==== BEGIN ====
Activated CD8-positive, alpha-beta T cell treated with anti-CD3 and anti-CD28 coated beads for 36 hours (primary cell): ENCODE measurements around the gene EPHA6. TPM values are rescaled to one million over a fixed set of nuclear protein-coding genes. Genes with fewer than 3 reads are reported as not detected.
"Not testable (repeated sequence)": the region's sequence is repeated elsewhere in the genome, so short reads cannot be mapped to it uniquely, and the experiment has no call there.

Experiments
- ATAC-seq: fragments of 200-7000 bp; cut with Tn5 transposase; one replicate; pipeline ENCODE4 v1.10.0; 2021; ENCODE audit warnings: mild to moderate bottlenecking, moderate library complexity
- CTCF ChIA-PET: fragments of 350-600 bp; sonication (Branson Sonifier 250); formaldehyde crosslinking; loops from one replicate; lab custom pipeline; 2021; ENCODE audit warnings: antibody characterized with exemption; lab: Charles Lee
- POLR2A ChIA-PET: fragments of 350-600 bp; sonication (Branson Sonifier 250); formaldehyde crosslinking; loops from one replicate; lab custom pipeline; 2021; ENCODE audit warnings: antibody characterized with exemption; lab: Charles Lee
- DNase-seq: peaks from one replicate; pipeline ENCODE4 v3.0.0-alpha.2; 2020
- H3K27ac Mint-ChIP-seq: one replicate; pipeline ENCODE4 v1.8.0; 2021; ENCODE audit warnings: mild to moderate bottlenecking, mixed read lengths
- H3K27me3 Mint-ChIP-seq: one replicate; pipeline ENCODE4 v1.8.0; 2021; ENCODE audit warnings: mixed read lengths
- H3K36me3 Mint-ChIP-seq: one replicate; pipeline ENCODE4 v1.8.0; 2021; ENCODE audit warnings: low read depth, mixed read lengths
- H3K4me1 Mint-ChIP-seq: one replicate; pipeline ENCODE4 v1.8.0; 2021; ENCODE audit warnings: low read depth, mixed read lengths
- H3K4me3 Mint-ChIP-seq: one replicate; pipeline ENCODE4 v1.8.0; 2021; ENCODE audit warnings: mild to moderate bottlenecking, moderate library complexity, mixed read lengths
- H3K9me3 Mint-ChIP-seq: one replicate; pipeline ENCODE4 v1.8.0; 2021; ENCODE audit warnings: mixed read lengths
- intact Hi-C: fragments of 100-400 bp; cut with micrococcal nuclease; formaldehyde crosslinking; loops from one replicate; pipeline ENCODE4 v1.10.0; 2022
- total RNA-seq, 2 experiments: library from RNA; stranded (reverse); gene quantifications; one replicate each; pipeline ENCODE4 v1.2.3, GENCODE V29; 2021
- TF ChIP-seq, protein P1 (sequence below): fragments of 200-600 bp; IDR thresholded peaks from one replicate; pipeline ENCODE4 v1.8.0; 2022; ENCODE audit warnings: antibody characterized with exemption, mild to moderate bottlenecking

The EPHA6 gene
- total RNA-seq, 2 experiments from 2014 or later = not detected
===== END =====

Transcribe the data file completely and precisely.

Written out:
Activated CD8-positive, alpha-beta T cell treated with anti-CD3 and anti-CD28 coated beads for 36 hours (primary cell): ENCODE measurements around the gene EPHA6. TPM values are rescaled to one million over a fixed set of nuclear protein-coding genes. Genes with fewer than 3 reads are reported as not detected.
"Not testable (repeated sequence)": the region's sequence is repeated elsewhere in the genome, so short reads cannot be mapped to it uniquely, and the experiment has no call there.

Experiments
- ATAC-seq: fragments of 200-7000 bp; cut with Tn5 transposase; one replicate; pipeline ENCODE4 v1.10.0; 2021; ENCODE audit warnings: mild to moderate bottlenecking, moderate library complexity
- CTCF ChIA-PET: fragments of 350-600 bp; sonication (Branson Sonifier 250); formaldehyde crosslinking; loops from one replicate; lab custom pipeline; 2021; ENCODE audit warnings: antibody characterized with exemption; lab: Charles Lee
- POLR2A ChIA-PET: fragments of 350-600 bp; sonication (Branson Sonifier 250); formaldehyde crosslinking; loops from one replicate; lab custom pipeline; 2021; ENCODE audit warnings: antibody characterized with exemption; lab: Charles Lee
- DNase-seq: peaks from one replicate; pipeline ENCODE4 v3.0.0-alpha.2; 2020
- H3K27ac Mint-ChIP-seq: one replicate; pipeline ENCODE4 v1.8.0; 2021; ENCODE audit warnings: mild to moderate bottlenecking, mixed read lengths
- H3K27me3 Mint-ChIP-seq: one replicate; pipeline ENCODE4 v1.8.0; 2021; ENCODE audit warnings: mixed read lengths
- H3K36me3 Mint-ChIP-seq: one replicate; pipeline ENCODE4 v1.8.0; 2021; ENCODE audit warnings: low read depth, mixed read lengths
- H3K4me1 Mint-ChIP-seq: one replicate; pipeline ENCODE4 v1.8.0; 2021; ENCODE audit warnings: low read depth, mixed read lengths
- H3K4me3 Mint-ChIP-seq: one replicate; pipeline ENCODE4 v1.8.0; 2021; ENCODE audit warnings: mild to moderate bottlenecking, moderate library complexity, mixed read lengths
- H3K9me3 Mint-ChIP-seq: one replicate; pipeline ENCODE4 v1.8.0; 2021; ENCODE audit warnings: mixed read lengths
- intact Hi-C: fragments of 100-400 bp; cut with micrococcal nuclease; formaldehyde crosslinking; loops from one replicate; pipeline ENCODE4 v1.10.0; 2022
- total RNA-seq, 2 experiments: library from RNA; stranded (reverse); gene quantifications; one replicate each; pipeline ENCODE4 v1.2.3, GENCODE V29; 2021
- TF ChIP-seq, protein P1 (sequence below): fragments of 200-600 bp; IDR thresholded peaks from one replicate; pipeline ENCODE4 v1.8.0; 2022; ENCODE audit warnings: antibody characterized with exemption, mild to moderate bottlenecking

The EPHA6 gene
- total RNA-seq, 2 experiments from 2014 or later = not detected